Words on Wednesdays: Immigration #1


Pre 1790

Historian’s  believe that the first human beings came to the America from across the Bering Straits about 20, 000 years ago.

These were the ancestors of the many Native American cultures, which would people the landscape for thousands of years.

Around the year 1000, a small number of Vikings would arrive. Five hundred years later, the great European migration would begin.

Crossing the Atlantic meant two to three months of seasickness, overcrowding, limited food rations, and disease. But the lure of available land and the hope for political and religious freedoms kept the Europeans coming.

In some places, the meeting of Europeans and Native Americans was peaceful. In others, the cultures clashed, leading to violence and disease. Whole tribes were decimated by such newly introduced diseases as small pox, measles, and the plague.

Continue to read the timeline here.

Gone Flying?


Four years ago…

Gone Flying Part 2: Joy of Tailwheel Flying

I’ll run my hand gently over the wing of a small airplane and say to him, “This plane can teach you more things and give you more gifts than I ever could.  It won’t get you a better job, a faster car, or a bigger house.  But if you treat it with respect and keep your eyes open, it may remind you of some things you used to know — that life is in the moment, joy matters more than money, the world is a beautiful place, and that dreams really, truly are possible.”  And then, because airplanes speak a language beyond words, I’ll take him up in the evening summer sky and let the airplane show him what I mean.

–Lane Wallace, ‘Eyes of A Child’ – Flying Magazine

goneflying

Potomac Airfield is nestled amid a sprawling residential neighborhood. When you first come upon it, it feels surreal. The neighborhood ceases to exists in your mind. All that remains is a simple and idyllic airfield. Your mind may leap back to recapture that era of bygone days when barnstorming was the norm… flying was simple and easy, without rules or a care in the world.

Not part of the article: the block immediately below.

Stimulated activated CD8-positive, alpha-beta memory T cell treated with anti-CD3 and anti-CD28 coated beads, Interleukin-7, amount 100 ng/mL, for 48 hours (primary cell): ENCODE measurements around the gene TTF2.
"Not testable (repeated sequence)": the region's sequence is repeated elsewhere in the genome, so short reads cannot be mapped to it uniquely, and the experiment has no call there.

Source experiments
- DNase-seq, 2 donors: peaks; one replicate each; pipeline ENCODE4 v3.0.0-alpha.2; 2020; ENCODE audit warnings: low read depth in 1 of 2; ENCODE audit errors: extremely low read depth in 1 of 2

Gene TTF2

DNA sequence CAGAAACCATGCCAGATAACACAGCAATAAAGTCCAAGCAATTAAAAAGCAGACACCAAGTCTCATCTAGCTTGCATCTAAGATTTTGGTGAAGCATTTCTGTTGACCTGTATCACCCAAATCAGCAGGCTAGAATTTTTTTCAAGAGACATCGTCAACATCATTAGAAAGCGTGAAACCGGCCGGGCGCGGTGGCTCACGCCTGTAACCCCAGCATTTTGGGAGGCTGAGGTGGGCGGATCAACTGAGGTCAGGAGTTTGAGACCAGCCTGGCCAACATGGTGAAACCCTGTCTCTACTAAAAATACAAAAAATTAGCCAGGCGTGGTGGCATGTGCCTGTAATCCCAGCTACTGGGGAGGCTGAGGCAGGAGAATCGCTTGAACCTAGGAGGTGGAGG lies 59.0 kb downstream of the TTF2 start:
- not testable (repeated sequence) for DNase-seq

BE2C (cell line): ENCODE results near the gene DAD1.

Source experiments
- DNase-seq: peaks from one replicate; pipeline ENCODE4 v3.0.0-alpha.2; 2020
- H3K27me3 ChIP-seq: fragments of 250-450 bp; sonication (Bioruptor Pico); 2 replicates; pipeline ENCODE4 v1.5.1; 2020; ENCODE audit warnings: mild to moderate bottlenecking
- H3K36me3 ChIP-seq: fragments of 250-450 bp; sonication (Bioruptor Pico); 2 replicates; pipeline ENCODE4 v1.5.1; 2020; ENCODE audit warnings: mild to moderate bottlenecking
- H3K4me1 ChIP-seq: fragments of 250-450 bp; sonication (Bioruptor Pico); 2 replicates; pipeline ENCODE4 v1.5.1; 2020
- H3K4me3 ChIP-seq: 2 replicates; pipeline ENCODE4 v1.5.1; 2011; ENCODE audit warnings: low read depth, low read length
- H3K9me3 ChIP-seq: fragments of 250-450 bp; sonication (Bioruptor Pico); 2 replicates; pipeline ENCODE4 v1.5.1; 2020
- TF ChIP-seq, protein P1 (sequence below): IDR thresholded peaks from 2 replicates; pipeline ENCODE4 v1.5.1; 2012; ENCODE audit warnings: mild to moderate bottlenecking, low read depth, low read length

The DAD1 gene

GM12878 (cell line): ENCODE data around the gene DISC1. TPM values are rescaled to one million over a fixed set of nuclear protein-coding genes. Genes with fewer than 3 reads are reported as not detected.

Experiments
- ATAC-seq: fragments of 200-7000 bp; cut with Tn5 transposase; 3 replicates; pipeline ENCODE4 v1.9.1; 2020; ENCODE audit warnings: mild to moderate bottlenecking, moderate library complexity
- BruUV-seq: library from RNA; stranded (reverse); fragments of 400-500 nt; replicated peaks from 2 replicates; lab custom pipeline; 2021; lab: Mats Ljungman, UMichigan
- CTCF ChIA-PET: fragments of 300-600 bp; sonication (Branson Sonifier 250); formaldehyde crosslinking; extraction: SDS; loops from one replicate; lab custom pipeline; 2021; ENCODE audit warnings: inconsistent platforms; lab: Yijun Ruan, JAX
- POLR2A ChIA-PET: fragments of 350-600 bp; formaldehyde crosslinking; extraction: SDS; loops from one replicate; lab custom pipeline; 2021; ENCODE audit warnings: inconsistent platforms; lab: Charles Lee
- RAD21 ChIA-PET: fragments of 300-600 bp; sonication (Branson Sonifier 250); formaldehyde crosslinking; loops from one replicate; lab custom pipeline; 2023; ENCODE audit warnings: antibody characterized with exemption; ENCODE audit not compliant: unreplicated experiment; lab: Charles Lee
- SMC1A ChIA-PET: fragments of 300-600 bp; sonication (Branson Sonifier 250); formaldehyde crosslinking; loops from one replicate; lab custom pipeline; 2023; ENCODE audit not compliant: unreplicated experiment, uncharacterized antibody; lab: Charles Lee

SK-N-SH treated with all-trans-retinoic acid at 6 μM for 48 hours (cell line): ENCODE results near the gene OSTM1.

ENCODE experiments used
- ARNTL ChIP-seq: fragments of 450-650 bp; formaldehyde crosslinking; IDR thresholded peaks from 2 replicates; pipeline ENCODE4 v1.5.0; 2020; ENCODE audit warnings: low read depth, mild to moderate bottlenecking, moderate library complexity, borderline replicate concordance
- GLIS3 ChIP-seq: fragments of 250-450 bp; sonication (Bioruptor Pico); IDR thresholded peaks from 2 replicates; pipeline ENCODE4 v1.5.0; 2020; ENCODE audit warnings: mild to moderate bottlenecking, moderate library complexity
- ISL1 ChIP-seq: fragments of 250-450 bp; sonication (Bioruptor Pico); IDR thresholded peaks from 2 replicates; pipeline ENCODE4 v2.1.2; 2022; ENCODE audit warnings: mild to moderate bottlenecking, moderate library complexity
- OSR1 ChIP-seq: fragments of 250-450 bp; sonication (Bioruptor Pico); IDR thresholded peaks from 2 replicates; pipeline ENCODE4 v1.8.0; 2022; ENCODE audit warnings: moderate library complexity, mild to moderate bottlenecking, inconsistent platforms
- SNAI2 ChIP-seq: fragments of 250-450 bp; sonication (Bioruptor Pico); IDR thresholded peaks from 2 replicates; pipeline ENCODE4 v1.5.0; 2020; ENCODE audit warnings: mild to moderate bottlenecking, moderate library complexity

Continue to read here.

History Always Repeats Itself


Scopes Monkey Trial

Henry Drummond: I say that you cannot administer a wicked law impartially. You can only destroy, you can only punish. And I warn you, that a wicked law, like cholera, destroys every one it touches. Its upholders as well as its defiers.

Judge: Colonel Drummond…

Henry Drummond: Can’t you understand? That if you take a law like evolution and you make it a crime to teach it in the public schools, tomorrow you can make it a crime to teach it in the private schools? And tomorrow you may make it a crime to read about it. And soon you may ban books and newspapers. And then you may turn Catholic against Protestant, and Protestant against Protestant, and try to foist your own religion upon the mind of man. If you can do one, you can do the other. Because fanaticism and ignorance is forever busy, and needs feeding. And soon, your Honor, with banners flying and with drums beating we’ll be marching backward, BACKWARD, through the glorious ages of that Sixteenth Century when bigots burned the man who dared bring enlightenment and intelligence to the human mind!

The Hidden Meanings Inside Your Flight Number — Scott Beale Aviation


Anyone who has ever taken a flight, international or domestic, knows that the number on your ticket is the key to everything. It tells you where to go, it helps you find your flight on the departures and arrivals board, and it is one of the main ways that you keep track of yourself and […]

via The Hidden Meanings Inside Your Flight Number — Scott Beale Aviation

How to land the largest passenger aircraft in the world! — Captain Dave


https://videopress.com/embed/gSxzIDmP?hd=0&autoPlay=0&permalink=0&loop=0

Well it has been a while since I’ve put a blog post together. Sorry about that. I have been very busy with various projects including the videos which I hope you have seen and enjoyed. I have previously discussed how we get the A380 into the air, now comes the tricky bit….landing it. A typical […]

via How to land the largest passenger aircraft in the world! — Captain Dave